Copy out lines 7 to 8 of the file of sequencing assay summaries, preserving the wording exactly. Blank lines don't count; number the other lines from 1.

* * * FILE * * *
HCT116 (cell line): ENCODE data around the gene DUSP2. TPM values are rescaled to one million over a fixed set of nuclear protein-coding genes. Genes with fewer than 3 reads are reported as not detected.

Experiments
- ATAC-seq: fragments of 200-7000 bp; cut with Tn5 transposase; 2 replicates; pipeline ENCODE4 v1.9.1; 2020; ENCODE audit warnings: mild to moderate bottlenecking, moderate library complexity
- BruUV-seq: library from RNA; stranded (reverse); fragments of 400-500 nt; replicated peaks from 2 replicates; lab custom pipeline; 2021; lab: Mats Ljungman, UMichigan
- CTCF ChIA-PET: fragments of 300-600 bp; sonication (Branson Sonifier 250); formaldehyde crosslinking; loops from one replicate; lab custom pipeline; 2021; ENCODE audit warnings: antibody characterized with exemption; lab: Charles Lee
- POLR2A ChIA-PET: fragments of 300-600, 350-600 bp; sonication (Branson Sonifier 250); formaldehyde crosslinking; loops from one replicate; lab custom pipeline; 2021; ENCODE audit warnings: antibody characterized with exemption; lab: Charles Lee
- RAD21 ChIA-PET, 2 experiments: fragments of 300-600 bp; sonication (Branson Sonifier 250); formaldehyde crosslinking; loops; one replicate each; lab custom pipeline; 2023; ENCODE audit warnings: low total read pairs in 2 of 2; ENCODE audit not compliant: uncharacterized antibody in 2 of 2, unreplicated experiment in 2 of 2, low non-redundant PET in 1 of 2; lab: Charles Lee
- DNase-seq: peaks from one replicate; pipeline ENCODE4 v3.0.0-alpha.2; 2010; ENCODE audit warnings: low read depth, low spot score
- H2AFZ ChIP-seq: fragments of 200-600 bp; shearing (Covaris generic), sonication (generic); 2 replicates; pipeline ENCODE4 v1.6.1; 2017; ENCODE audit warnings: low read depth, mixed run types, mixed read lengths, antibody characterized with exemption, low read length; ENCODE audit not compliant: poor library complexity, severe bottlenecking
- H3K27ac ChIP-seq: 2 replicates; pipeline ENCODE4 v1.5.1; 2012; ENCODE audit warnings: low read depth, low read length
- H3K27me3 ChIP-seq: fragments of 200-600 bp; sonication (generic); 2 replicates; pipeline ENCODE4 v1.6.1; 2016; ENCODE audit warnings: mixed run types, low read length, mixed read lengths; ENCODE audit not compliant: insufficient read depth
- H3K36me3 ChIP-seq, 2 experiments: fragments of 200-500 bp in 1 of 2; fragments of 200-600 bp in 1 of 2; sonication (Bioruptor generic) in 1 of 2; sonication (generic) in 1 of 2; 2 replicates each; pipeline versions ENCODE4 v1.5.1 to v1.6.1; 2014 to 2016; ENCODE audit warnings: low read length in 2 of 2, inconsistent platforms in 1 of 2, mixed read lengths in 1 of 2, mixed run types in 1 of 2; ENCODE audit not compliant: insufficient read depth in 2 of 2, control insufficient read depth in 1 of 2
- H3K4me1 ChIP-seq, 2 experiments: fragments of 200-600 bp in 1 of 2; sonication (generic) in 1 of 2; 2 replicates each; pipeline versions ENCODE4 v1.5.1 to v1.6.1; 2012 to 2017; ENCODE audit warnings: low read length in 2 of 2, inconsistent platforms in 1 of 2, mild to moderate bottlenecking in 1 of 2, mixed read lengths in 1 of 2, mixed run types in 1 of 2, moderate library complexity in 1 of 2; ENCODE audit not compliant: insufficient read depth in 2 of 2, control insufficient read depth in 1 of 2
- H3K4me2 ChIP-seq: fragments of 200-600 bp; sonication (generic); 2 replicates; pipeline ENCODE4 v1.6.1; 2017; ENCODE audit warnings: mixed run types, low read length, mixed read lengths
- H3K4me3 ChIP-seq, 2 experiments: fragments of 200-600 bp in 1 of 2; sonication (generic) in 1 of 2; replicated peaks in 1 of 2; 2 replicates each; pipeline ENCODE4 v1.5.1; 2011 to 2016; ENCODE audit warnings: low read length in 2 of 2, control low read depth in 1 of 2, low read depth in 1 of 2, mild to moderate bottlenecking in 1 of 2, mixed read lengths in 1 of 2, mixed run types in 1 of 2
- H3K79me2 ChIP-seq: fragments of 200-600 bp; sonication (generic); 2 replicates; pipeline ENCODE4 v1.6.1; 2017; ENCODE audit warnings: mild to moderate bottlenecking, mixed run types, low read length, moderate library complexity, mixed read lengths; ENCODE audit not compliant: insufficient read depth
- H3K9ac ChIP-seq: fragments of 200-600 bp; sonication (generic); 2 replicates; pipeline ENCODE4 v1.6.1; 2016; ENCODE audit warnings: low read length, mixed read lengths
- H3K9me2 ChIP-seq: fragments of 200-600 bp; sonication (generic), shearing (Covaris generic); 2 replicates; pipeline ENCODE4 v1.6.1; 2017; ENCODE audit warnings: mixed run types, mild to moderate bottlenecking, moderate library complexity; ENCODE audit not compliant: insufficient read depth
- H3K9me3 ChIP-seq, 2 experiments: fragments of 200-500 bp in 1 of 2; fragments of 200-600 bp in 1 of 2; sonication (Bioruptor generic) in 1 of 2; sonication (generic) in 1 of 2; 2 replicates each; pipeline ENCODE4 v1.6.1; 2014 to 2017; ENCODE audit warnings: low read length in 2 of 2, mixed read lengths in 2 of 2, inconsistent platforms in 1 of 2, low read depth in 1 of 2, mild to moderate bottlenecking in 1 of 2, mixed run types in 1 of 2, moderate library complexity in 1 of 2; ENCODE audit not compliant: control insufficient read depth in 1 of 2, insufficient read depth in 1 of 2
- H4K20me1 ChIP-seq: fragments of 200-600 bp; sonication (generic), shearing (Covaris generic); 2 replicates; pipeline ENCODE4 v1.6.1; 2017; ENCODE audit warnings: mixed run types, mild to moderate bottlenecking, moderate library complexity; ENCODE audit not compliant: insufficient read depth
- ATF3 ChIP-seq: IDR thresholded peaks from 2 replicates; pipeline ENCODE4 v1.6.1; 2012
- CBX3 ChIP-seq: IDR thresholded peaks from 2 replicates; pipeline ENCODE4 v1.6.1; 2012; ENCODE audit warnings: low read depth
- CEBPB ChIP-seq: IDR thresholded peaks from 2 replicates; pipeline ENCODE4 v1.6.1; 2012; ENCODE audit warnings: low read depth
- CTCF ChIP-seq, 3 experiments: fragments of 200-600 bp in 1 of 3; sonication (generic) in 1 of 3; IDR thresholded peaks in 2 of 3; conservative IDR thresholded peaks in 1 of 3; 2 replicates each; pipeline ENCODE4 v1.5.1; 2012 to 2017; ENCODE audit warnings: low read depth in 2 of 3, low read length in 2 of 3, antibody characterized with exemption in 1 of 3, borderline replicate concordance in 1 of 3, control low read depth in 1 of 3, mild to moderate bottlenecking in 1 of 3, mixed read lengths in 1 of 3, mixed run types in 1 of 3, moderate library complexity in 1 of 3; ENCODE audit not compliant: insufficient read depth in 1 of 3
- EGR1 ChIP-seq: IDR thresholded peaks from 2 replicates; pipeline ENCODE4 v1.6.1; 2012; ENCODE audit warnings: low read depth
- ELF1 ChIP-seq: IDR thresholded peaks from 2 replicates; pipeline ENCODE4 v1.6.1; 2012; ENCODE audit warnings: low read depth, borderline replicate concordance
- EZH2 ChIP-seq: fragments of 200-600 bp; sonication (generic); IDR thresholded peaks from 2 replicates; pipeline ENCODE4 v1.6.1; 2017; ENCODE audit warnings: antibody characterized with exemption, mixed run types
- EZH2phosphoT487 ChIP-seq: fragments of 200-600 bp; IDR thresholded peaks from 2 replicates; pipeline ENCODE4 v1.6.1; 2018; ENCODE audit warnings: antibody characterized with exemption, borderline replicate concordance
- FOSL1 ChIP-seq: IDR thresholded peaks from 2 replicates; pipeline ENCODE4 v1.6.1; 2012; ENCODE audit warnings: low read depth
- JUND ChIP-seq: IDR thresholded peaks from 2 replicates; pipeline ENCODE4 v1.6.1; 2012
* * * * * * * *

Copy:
- RAD21 ChIA-PET, 2 experiments: fragments of 300-600 bp; sonication (Branson Sonifier 250); formaldehyde crosslinking; loops; one replicate each; lab custom pipeline; 2023; ENCODE audit warnings: low total read pairs in 2 of 2; ENCODE audit not compliant: uncharacterized antibody in 2 of 2, unreplicated experiment in 2 of 2, low non-redundant PET in 1 of 2; lab: Charles Lee
- DNase-seq: peaks from one replicate; pipeline ENCODE4 v3.0.0-alpha.2; 2010; ENCODE audit warnings: low read depth, low spot score